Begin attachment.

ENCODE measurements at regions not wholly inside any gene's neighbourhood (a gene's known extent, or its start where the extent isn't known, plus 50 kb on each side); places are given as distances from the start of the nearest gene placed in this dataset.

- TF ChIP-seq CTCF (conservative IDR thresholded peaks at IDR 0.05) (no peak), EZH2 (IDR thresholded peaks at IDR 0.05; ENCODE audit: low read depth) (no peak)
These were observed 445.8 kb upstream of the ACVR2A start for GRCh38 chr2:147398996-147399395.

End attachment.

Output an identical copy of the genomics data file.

ENCODE measurements at regions not wholly inside any gene's neighbourhood (a gene's known extent, or its start where the extent isn't known, plus 50 kb on each side); places are given as distances from the start of the nearest gene placed in this dataset.

- TF ChIP-seq CTCF (conservative IDR thresholded peaks at IDR 0.05) (no peak), EZH2 (IDR thresholded peaks at IDR 0.05; ENCODE audit: low read depth) (no peak)
These were observed 445.8 kb upstream of the ACVR2A start for GRCh38 chr2:147398996-147399395.